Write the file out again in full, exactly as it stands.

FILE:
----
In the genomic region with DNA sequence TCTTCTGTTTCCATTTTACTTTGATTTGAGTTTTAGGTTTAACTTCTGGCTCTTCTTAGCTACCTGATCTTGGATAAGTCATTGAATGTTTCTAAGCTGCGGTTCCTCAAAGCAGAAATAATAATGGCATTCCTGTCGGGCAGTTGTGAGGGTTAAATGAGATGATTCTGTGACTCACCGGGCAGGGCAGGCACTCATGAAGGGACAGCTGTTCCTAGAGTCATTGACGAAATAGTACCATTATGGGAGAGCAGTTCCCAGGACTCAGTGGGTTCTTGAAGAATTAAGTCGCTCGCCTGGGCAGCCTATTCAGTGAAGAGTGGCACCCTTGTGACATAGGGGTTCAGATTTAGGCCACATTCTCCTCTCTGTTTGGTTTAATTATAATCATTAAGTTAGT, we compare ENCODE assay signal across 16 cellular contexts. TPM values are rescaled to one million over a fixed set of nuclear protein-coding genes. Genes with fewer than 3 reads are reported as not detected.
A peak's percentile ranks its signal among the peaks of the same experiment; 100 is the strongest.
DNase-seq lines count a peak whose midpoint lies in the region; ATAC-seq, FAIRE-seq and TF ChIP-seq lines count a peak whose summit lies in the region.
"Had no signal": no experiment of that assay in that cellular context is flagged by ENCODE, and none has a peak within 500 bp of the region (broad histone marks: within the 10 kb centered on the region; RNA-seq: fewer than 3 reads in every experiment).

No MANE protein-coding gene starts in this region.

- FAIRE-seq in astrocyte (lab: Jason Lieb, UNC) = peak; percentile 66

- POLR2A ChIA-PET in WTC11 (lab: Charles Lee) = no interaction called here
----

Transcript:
In the genomic region with DNA sequence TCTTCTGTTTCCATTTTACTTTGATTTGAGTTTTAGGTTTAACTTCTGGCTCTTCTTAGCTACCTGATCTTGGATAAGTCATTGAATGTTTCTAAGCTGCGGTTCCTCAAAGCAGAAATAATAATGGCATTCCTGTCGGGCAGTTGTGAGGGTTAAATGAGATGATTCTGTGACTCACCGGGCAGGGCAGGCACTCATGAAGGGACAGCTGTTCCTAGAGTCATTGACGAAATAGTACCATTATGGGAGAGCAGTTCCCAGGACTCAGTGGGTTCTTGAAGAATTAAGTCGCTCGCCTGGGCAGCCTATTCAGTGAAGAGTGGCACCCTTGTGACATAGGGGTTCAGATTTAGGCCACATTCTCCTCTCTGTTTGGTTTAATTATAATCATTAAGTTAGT, we compare ENCODE assay signal across 16 cellular contexts. TPM values are rescaled to one million over a fixed set of nuclear protein-coding genes. Genes with fewer than 3 reads are reported as not detected.
A peak's percentile ranks its signal among the peaks of the same experiment; 100 is the strongest.
DNase-seq lines count a peak whose midpoint lies in the region; ATAC-seq, FAIRE-seq and TF ChIP-seq lines count a peak whose summit lies in the region.
"Had no signal": no experiment of that assay in that cellular context is flagged by ENCODE, and none has a peak within 500 bp of the region (broad histone marks: within the 10 kb centered on the region; RNA-seq: fewer than 3 reads in every experiment).

No MANE protein-coding gene starts in this region.

- FAIRE-seq in astrocyte (lab: Jason Lieb, UNC) = peak; percentile 66

- POLR2A ChIA-PET in WTC11 (lab: Charles Lee) = no interaction called here